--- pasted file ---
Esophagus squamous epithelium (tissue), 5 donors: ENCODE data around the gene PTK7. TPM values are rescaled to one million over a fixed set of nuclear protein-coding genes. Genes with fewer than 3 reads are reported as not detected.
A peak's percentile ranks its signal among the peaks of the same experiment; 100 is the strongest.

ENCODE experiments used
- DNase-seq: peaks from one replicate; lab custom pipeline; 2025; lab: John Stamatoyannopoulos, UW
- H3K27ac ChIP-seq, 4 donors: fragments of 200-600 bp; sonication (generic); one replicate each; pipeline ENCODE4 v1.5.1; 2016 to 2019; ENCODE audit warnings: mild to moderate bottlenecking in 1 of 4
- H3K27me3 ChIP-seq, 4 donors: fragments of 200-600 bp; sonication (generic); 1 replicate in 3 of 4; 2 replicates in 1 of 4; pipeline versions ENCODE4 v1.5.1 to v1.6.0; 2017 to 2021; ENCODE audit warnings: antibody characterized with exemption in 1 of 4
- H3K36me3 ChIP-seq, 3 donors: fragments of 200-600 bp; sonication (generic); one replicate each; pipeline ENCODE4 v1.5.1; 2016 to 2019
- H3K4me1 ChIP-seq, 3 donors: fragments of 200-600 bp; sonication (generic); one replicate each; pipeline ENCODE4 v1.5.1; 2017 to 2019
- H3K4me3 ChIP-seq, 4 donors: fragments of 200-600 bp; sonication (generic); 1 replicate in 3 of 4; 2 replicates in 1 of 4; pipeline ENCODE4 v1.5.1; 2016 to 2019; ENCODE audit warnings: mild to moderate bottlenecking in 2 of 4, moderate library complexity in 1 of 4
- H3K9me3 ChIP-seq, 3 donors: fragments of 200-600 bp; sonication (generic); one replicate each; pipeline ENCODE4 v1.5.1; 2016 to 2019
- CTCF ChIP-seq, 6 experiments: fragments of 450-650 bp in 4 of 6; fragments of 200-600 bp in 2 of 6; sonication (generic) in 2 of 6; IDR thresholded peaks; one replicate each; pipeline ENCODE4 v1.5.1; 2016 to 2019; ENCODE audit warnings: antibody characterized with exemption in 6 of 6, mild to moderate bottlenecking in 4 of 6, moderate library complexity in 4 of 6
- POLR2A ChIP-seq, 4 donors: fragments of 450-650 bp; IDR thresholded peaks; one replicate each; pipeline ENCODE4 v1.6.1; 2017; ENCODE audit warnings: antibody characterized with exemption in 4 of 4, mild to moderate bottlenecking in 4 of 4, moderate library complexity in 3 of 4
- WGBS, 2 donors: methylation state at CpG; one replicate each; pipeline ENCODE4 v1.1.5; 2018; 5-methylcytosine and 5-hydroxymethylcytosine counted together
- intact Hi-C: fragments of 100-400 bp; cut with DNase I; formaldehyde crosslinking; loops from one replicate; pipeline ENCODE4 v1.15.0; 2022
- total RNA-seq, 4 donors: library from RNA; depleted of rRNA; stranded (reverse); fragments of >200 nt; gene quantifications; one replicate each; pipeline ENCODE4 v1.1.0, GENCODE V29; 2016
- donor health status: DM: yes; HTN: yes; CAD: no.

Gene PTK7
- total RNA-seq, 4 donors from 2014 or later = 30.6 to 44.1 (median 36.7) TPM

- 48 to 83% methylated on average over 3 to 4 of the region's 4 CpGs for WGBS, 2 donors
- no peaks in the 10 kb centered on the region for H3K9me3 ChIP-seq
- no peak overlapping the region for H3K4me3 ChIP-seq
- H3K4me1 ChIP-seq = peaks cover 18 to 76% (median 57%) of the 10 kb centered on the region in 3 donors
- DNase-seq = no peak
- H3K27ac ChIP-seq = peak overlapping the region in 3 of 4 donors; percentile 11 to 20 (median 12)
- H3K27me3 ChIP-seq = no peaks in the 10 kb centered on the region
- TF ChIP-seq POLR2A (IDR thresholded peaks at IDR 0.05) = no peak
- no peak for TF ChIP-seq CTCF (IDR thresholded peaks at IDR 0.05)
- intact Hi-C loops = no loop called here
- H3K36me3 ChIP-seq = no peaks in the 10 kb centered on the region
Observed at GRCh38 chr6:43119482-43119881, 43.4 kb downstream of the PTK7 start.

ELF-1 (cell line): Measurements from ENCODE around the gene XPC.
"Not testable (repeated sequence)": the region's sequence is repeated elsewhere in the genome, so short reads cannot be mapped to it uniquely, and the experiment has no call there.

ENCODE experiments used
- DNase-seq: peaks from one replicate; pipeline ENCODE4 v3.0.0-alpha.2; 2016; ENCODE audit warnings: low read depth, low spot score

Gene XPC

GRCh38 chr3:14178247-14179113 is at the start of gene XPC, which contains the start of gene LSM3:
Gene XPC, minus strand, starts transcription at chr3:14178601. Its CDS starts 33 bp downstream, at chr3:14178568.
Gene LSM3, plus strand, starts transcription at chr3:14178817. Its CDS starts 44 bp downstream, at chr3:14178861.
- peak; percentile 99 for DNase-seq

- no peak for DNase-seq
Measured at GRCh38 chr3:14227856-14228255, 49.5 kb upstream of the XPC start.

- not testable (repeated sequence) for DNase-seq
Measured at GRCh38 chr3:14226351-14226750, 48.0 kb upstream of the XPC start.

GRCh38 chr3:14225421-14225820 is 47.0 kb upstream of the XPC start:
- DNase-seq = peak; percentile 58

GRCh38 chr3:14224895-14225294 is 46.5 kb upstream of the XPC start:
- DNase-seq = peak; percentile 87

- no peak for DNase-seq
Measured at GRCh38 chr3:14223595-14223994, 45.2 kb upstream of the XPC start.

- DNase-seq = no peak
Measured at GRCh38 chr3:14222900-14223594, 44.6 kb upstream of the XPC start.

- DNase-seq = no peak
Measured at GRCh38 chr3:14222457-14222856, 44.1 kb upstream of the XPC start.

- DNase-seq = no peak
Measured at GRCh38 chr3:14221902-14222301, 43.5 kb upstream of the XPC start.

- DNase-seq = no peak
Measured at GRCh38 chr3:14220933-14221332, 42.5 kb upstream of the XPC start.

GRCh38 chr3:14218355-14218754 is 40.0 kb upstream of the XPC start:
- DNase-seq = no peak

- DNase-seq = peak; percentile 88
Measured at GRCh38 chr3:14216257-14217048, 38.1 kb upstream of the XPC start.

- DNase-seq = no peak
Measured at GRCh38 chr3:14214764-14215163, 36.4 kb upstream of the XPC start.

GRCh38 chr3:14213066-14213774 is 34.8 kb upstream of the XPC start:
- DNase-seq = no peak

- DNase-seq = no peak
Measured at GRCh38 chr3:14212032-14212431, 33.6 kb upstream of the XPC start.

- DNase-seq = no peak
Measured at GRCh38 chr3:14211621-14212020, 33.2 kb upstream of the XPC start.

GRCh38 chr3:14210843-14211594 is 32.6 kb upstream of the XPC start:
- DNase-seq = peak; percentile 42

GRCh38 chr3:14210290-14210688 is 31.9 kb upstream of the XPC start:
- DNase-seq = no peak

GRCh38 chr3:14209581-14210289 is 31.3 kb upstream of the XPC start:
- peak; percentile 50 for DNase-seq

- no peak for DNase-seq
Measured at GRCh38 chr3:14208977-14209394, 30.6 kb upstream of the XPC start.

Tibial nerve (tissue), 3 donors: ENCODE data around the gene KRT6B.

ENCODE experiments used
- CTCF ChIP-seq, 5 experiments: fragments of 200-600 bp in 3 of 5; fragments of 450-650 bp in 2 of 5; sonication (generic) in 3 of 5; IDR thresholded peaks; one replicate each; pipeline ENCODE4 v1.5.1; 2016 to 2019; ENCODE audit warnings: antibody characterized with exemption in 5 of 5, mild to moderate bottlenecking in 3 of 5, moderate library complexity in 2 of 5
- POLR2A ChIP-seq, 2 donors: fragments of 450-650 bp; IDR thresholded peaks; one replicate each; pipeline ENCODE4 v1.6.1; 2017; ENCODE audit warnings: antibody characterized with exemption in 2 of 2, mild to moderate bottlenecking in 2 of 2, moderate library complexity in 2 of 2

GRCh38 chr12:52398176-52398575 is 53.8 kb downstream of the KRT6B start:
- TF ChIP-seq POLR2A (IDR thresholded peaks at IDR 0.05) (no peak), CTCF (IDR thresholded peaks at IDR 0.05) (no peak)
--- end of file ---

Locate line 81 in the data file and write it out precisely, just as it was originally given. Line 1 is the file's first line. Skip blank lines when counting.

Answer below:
- POLR2A ChIP-seq, 2 donors: fragments of 450-650 bp; IDR thresholded peaks; one replicate each; pipeline ENCODE4 v1.6.1; 2017; ENCODE audit warnings: antibody characterized with exemption in 2 of 2, mild to moderate bottlenecking in 2 of 2, moderate library complexity in 2 of 2